July 12, 2012
Packing a kid for camp is a large undertaking. The oldest child usually gets the most attention and as the years progress the beauty of a clean sleeping bag is learned so much that it doesn't have to be disinfected three times with a campers name embroidered in it. The what to bring to camp checklist is very helpful; lots of changes of clothes, swim suits, rain gear, and toiletries are covered, the rest is dependent on what type of camp you're packing for. Flashlights with extra batteries are replaced with iPhones and chargers, now with a bug spray app probably in development. Overpacking is common as moms think up every scenario possible that always requires another item; really mom, one pair if rain boots should suffice. Many unnecessary purchases are made in order for her to feel like her child has everything. Take it from me, when a camp recommends bringing old clothes, listen to them. Cameras are the questionable item this year as some outlets don't want their campers to have use of the cell phones, except now the phone is connect to a whole new set of rules. Technology is helpful in that camps are able to blog and post pictures of their child's experience daily. It's another fine example of three steps forward and two steps back. And in this case you might want to use a hash tag to mark your trail.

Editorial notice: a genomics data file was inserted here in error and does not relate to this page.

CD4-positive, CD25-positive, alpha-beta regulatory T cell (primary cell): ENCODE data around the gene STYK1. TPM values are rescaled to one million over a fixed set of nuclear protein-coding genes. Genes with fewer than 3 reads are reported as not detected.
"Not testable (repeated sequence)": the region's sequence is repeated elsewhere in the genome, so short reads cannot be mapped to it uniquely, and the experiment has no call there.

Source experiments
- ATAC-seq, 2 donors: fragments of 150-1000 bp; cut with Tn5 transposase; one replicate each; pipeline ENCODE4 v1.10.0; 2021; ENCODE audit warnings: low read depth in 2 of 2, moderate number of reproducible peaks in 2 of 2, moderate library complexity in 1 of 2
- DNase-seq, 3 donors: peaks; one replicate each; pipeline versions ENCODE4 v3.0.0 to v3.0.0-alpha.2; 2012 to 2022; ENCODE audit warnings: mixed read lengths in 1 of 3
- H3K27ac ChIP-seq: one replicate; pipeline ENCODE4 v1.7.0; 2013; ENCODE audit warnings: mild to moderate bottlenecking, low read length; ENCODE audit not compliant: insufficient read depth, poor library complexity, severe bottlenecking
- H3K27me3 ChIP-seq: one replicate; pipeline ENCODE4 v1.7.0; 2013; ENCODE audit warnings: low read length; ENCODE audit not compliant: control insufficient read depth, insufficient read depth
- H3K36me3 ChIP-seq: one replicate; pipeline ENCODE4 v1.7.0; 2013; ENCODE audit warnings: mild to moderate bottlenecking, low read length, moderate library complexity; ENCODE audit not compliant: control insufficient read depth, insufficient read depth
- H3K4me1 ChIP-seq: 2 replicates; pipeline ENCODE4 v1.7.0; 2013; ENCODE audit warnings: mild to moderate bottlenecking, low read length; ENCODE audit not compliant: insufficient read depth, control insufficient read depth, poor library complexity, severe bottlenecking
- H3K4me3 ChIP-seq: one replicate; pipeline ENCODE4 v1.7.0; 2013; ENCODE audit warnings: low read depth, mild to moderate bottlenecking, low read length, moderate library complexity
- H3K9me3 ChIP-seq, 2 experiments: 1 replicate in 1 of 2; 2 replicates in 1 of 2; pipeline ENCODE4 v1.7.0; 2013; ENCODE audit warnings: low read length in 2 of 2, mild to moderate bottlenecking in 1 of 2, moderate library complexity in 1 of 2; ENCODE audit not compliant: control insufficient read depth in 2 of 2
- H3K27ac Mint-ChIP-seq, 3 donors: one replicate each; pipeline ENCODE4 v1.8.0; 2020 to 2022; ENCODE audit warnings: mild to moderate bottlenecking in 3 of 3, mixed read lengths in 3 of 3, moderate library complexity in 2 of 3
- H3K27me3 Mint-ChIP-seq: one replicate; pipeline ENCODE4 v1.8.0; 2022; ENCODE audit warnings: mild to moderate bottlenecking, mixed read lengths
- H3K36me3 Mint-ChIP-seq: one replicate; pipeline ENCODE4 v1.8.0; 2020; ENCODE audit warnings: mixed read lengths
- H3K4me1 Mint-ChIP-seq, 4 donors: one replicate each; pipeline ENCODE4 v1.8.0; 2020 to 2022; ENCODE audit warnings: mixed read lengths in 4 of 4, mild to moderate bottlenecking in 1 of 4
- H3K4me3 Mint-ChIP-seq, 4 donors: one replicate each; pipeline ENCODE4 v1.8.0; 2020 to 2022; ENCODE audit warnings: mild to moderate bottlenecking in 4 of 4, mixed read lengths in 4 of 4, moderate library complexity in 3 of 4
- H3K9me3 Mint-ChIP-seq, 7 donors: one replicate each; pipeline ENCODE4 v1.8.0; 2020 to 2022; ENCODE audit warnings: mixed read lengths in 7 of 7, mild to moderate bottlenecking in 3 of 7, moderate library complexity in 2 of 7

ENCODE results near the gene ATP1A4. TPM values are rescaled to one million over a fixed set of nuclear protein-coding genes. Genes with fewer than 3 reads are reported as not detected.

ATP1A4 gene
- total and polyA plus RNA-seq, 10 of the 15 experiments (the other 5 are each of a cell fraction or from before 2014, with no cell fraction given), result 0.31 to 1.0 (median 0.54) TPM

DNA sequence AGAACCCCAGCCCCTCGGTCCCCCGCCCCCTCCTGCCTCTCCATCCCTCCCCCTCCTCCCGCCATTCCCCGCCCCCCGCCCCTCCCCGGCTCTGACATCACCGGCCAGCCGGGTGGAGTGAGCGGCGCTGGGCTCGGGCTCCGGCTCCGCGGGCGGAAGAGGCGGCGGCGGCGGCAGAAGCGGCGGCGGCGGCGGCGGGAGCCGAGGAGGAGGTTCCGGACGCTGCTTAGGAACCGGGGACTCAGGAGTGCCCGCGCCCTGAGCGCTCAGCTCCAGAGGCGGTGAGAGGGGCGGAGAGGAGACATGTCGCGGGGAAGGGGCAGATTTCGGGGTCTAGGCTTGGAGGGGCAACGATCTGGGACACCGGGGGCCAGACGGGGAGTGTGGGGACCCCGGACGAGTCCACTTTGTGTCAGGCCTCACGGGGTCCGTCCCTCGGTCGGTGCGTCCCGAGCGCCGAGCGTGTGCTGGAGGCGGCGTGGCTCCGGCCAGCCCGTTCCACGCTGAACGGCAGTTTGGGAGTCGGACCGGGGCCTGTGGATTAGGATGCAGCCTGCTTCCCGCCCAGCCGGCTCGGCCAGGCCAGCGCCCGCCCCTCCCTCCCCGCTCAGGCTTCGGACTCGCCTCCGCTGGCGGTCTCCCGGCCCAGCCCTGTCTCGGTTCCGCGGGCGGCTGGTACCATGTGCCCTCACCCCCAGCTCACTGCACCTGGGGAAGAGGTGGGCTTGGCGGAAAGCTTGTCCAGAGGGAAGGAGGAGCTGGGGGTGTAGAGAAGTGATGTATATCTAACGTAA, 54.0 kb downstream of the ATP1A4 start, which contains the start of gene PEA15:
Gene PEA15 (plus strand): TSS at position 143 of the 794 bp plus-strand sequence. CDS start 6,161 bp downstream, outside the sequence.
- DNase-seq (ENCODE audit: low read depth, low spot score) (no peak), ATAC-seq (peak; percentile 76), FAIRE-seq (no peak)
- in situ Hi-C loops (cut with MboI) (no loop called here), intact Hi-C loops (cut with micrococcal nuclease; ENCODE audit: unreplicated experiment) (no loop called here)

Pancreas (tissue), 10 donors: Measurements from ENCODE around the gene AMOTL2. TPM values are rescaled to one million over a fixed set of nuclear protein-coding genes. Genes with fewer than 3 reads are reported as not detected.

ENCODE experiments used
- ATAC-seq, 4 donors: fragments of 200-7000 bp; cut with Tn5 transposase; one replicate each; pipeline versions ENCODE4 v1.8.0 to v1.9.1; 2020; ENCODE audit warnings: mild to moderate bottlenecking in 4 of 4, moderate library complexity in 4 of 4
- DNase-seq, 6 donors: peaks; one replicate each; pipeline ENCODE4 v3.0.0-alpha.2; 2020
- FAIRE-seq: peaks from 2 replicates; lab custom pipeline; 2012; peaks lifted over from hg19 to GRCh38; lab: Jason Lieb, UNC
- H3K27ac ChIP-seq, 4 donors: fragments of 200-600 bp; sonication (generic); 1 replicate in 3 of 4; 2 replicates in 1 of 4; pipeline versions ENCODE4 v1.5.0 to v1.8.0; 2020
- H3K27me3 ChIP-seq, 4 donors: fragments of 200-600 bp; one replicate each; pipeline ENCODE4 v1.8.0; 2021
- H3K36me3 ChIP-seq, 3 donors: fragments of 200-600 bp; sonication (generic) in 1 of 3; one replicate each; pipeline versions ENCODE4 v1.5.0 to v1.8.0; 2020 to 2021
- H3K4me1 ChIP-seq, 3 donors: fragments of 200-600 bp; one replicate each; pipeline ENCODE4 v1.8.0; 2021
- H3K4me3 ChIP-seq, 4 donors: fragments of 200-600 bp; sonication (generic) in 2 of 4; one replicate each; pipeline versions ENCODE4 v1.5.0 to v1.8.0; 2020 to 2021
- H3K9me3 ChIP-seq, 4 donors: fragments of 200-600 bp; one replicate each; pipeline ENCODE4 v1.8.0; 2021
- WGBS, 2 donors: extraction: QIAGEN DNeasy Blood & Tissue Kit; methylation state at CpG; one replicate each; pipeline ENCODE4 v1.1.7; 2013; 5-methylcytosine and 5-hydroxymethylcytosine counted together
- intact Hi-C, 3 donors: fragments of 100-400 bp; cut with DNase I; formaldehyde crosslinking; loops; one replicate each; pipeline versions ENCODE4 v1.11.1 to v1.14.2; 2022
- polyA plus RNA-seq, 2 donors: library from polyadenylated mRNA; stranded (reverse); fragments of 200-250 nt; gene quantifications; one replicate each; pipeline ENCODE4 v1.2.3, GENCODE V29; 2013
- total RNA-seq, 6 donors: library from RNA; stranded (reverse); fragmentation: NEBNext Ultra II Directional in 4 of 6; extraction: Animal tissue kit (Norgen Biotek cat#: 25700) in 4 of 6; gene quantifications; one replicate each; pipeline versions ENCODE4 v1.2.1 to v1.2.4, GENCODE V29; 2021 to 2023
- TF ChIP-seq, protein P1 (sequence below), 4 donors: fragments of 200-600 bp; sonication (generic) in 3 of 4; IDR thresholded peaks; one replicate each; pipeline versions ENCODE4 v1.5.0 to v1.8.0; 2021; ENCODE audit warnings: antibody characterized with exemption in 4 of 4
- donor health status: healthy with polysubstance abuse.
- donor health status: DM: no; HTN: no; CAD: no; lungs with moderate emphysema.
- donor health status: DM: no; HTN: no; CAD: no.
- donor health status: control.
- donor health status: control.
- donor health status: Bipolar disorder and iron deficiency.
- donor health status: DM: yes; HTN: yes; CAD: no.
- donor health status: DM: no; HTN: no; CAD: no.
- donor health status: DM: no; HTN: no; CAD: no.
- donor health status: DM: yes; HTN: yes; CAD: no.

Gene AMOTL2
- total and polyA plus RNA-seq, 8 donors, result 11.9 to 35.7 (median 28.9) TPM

Right Buzz Words
She Could be
Dorm supply shopping
She Could be a
Home Depot Employee
Car Wash Attendant
"Dirty diapers should be thrown away in a Ziploc bag"
If she's preparing lunches at home, make sure perishable foods such as deli meats, pre-made tuna, chicken and egg salads are kept refrigerated or cold. All of these foods have the potential for bacteria to grow and multiply if not kept cold, which increases the risk of food poisoning. Soft, insulated lunch bags or boxes are the best choice for keeping lunches cold. Metal or plastic lunch boxes without insulation don't do as good a job but they're better than paper lunch bags. No matter what sort of lunch bag or box used, she should always place some kind of ice pack in it to keep the food inside cold. Small, frozen gel packs are perfect for this.
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